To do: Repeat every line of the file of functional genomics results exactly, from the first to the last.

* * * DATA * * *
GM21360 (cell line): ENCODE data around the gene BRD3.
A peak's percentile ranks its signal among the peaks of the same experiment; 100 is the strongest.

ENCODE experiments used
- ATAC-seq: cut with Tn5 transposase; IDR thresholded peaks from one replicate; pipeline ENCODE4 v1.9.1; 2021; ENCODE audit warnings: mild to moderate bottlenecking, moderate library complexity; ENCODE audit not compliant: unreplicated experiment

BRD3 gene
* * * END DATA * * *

GM21360 (cell line): ENCODE data around the gene BRD3.
A peak's percentile ranks its signal among the peaks of the same experiment; 100 is the strongest.

ENCODE experiments used
- ATAC-seq: cut with Tn5 transposase; IDR thresholded peaks from one replicate; pipeline ENCODE4 v1.9.1; 2021; ENCODE audit warnings: mild to moderate bottlenecking, moderate library complexity; ENCODE audit not compliant: unreplicated experiment

BRD3 gene